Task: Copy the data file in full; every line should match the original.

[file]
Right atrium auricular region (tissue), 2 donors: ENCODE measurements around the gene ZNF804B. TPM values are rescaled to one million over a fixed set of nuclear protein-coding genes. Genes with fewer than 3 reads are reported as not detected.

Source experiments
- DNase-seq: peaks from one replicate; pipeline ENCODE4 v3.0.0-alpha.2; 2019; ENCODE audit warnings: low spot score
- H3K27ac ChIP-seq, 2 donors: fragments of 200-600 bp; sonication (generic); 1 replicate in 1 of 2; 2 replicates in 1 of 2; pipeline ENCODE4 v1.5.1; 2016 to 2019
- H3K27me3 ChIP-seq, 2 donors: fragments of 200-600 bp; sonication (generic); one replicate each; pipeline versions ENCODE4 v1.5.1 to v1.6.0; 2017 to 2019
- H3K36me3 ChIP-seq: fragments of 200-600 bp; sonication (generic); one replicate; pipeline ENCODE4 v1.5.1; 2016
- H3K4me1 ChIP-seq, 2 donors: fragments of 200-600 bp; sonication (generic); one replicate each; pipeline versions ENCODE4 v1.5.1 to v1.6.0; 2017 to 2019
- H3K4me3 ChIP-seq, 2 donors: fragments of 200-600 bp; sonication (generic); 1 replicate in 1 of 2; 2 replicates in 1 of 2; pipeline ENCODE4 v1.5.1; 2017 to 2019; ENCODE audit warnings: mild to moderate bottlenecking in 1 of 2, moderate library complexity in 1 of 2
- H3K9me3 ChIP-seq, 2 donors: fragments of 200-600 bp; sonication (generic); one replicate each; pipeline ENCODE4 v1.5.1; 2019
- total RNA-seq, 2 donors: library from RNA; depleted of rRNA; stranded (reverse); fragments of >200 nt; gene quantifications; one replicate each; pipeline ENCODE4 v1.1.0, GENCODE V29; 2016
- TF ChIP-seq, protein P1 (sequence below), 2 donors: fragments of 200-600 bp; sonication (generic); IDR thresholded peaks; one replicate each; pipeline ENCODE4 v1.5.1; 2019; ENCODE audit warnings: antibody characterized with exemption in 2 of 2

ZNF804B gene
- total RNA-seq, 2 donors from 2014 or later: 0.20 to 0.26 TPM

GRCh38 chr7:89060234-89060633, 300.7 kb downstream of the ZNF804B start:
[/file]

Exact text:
Right atrium auricular region (tissue), 2 donors: ENCODE measurements around the gene ZNF804B. TPM values are rescaled to one million over a fixed set of nuclear protein-coding genes. Genes with fewer than 3 reads are reported as not detected.

Source experiments
- DNase-seq: peaks from one replicate; pipeline ENCODE4 v3.0.0-alpha.2; 2019; ENCODE audit warnings: low spot score
- H3K27ac ChIP-seq, 2 donors: fragments of 200-600 bp; sonication (generic); 1 replicate in 1 of 2; 2 replicates in 1 of 2; pipeline ENCODE4 v1.5.1; 2016 to 2019
- H3K27me3 ChIP-seq, 2 donors: fragments of 200-600 bp; sonication (generic); one replicate each; pipeline versions ENCODE4 v1.5.1 to v1.6.0; 2017 to 2019
- H3K36me3 ChIP-seq: fragments of 200-600 bp; sonication (generic); one replicate; pipeline ENCODE4 v1.5.1; 2016
- H3K4me1 ChIP-seq, 2 donors: fragments of 200-600 bp; sonication (generic); one replicate each; pipeline versions ENCODE4 v1.5.1 to v1.6.0; 2017 to 2019
- H3K4me3 ChIP-seq, 2 donors: fragments of 200-600 bp; sonication (generic); 1 replicate in 1 of 2; 2 replicates in 1 of 2; pipeline ENCODE4 v1.5.1; 2017 to 2019; ENCODE audit warnings: mild to moderate bottlenecking in 1 of 2, moderate library complexity in 1 of 2
- H3K9me3 ChIP-seq, 2 donors: fragments of 200-600 bp; sonication (generic); one replicate each; pipeline ENCODE4 v1.5.1; 2019
- total RNA-seq, 2 donors: library from RNA; depleted of rRNA; stranded (reverse); fragments of >200 nt; gene quantifications; one replicate each; pipeline ENCODE4 v1.1.0, GENCODE V29; 2016
- TF ChIP-seq, protein P1 (sequence below), 2 donors: fragments of 200-600 bp; sonication (generic); IDR thresholded peaks; one replicate each; pipeline ENCODE4 v1.5.1; 2019; ENCODE audit warnings: antibody characterized with exemption in 2 of 2

ZNF804B gene
- total RNA-seq, 2 donors from 2014 or later: 0.20 to 0.26 TPM

GRCh38 chr7:89060234-89060633, 300.7 kb downstream of the ZNF804B start: